D'Agostino On Hemingway

In spite of his "absurd Byronic pose" Hemingway emerges "as the upholder of the only humanism which seemed possible at the time." His rebellion sprang from a "vivid consciousness of a moral order in a precise historical time . . . ." But Hemingway in his later years was driven to a "renunciation of culture" and its consequent condemnation of the "blood instinct." His philosophy is "an abdication from maturity." "The Snows of Kilimanjaro" is "spoiled by rhetoric." In fact, as one moves from In Our Time to The Old Man and the Sea, one moves from freshness to staleness. Hemingway has become his own style, not its master. His true genius "tended to express itself in an elementary form, in the limpidity of a lyrical and subjective imagism, which apparently simplifies the context of life, but in effect contrives to include, in the sort of essential emotion it presents, a wide range of connotations." His early work is best.


The Code As A Religion

Joseph Waldmeir, tracing the religious (especially Christian) analogues in Hemingway's fiction, says that "Hemingway has formulated as rigid a spt of rules for living and the attainment of manhood as can be found in any religion," and "the difference between Hemingway's religion of man and formal religion is simply - yet profoundly - that in the former the elevation does not extend beyond the limits of this world, and in the latter, Christianity for example, the ultimate elevation is totally otherworldly." Hemingway's work is, almost completely, devoted to an examination of the "abstractions, the rules, the ritual, the sacrifice" of the "religion of manhood."

Essay Questions And Answers

Question: Why is "The Snows of Kilimanjaro" an important work of Hemingway?

Answer: One reason is that Hemingway himself considered it one of the finest things he'd done. A more important reason is that its main character Harry is a writer who makes comments about and gives analysis of the writer's relationship to the world. Anything Hemingway says about the task of the writer, or has his characters say, is important for an understanding of him. A third reason, more compelling, is that this story brings together most of the motifs and themes which Hemingway has been obsessed with in his life and his fictions. Here we may see the place of the "code" in Hemingway's work, the contrast between those who live by it and those who do not, the forces (money and women) which can keep one from living by the code - entering moral and psychological manhood - and the reward that comes to those who do live by the code. None of this is couched in expository form, all of it emerges from the narrative itself - the characters, their situation, the confrontation between them, and the lucid array of the material in a psychologically valid sequence. It might be said that to know the full meaning of "The Snows of Kilimanjaro" is to know Hemingway.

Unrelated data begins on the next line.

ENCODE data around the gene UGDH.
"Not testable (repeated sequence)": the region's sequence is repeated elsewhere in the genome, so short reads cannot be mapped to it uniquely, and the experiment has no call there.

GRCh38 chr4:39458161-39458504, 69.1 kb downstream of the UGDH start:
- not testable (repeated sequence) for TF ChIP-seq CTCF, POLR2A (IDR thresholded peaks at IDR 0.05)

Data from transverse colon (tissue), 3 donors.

Question: What are the symbols in the story?

Answer: The vultures which descend upon and fly above the camp and the hyena who visits the camp signify naturally, in the context of the situation, the prpsence of death. The gangrenous leg of the dying writer is another symbol, of course, of death. But in the larger context, since Harry is a writer, they symbolize his moral corruption and artistic decay. Beyond this Harry's wife being a rich woman symbolizes the very forces which have brought about the destruction of his integrity. She is precisely identical with the gangrenous leg, and hence with the vultures and hyena. All of these are the forces of death in all its forms: moral death, artistic death, physical death. The hunter Compton is symbolic of the initiated, of the code leroes. It is he who leads Harry to "immortality," the high snow - covered top of Kilimanjaro "the abode of God." This last symbol, like all the others, is a natural element of the locale and condition of the writer. The snow, the mountains, the high places, are representative, symbolic, of his lost integrity. The frozen leopard of the epigraph is a symbol of Harry "immortalized" as a reward for his courage in the face of death, for his aspiration and "belief" (in spite of his lack of practice) in the code, or what Waldmeir calls the "Religion of Man." These are the main symbols in the story.


Question: Why are certain portions of the text italicized?